I’ve seen a fair amount of commentary that the stock market is overreacting to the tax bill and that stocks have gone up to far too fast. So, in this month’s newsletter, we’ll talk about the new Republican tax plan. I also want to talk about something else that I’ve seen in the market that, in my opinion, is a bit nuts, but I’ll save that topic for a special mid-December newsletter.
While we don’t know all the specifics of the final tax bill, we do know the broad outline. The tax bill has five (or six) big impact items. It contains three big tax increases. On the personal income side, two increases raise revenue by (1) repealing many itemized deductions and (2) removing the state and local tax deduction (SALT). (Some versions allow the SALT deduction for property taxes up to a certain dollar limit.) These items together are a $2.9 trillion tax increase.
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The third increase is on the corporate side. The bill allows companies to repatriate (bring back to the US) foreign cash and assets at either a 14% or 7% special one-time rate. Companies are expected to bring back enough foreign cash and assets to amount to $300 billion in additional tax revenue. Is this a tax cut bill with a weird revenue raising side? Or, is this a tax cut that costs corporations money? I have no idea into which category this part fits: tax cut or tax increase. There are also a host of other minor revenue increasing items, some of which are of dubious value, and more budget gimmicks than anything else.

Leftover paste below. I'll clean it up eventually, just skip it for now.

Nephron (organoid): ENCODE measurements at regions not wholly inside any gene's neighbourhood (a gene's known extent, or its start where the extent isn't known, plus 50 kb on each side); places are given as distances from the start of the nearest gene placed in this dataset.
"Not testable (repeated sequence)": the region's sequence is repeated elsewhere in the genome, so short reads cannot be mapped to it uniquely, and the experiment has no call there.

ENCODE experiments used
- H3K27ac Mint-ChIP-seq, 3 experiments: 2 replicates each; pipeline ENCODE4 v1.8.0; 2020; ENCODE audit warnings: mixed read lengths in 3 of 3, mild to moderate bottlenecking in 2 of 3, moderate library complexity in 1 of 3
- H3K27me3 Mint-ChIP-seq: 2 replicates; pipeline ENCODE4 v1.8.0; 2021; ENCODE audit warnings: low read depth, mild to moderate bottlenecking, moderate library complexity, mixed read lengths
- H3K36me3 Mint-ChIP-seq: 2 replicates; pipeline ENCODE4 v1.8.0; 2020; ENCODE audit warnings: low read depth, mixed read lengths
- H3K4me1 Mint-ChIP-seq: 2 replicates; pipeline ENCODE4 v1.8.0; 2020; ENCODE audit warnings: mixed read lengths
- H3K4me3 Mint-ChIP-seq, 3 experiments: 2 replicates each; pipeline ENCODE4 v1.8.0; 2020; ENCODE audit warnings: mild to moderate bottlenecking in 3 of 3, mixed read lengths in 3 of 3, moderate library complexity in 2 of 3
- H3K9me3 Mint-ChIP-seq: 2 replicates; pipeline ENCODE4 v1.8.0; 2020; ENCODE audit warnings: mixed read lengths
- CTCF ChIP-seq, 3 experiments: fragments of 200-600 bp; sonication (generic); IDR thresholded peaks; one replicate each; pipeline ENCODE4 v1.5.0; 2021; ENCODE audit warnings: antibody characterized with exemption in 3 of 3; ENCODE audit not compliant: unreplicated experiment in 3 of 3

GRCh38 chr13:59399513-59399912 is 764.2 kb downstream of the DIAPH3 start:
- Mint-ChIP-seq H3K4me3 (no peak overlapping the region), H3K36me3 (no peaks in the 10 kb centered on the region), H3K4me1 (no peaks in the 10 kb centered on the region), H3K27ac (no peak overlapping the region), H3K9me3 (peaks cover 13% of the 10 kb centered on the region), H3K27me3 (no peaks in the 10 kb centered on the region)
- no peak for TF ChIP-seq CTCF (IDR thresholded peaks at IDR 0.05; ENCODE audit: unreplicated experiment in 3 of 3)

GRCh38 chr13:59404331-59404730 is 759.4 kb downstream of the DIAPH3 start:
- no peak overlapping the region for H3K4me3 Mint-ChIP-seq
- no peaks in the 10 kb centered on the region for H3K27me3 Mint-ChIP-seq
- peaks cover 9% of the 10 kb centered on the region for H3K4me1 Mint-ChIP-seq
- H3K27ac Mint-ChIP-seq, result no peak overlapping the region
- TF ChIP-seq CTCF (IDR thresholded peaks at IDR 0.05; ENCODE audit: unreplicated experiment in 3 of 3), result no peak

The bill then has two big individual tax cuts. For individuals, the bill cuts taxes by lowering rates and increasing standardized deductions and some other items. These tax cuts are worth around $2.4 to $2.5 trillion. There are some other “add-ons,” such as repealing the Federal estate tax and repealing the alternative minimum tax. These cut another $1.1 trillion. The bill also cuts taxes for pass through businesses, which exist in a kind of half individual/half business category, worth about $600 billion.
The big tax break is the $1.5 trillion tax cut for the corporate sector. The S&P 500 (or what people commonly refer to as the stock market) accounts for about two-thirds of all corporate profits in the US. It’s probably safe to assume that around two-third, or $1 trillion, of the corporate tax cut will go to the S&P 500. This $1 trillion won’t all come at once. That figure is over a ten-year period. The net present value (i.e., adjusting it for inflation) of that amount is about $900 billion. If you believe tax cuts will be permanent FOREVER, then the value of the tax bill could be as high as $16 trillion. Of course, given the historic unpopularity of Congress, the President, and this tax bill, I’d say it’s highly likely that in 2020 the political landscape will be different. If so, we will probably see changes.
Perhaps this tax bill will last only four years. If so, then it’s worth only an estimated $380 billion.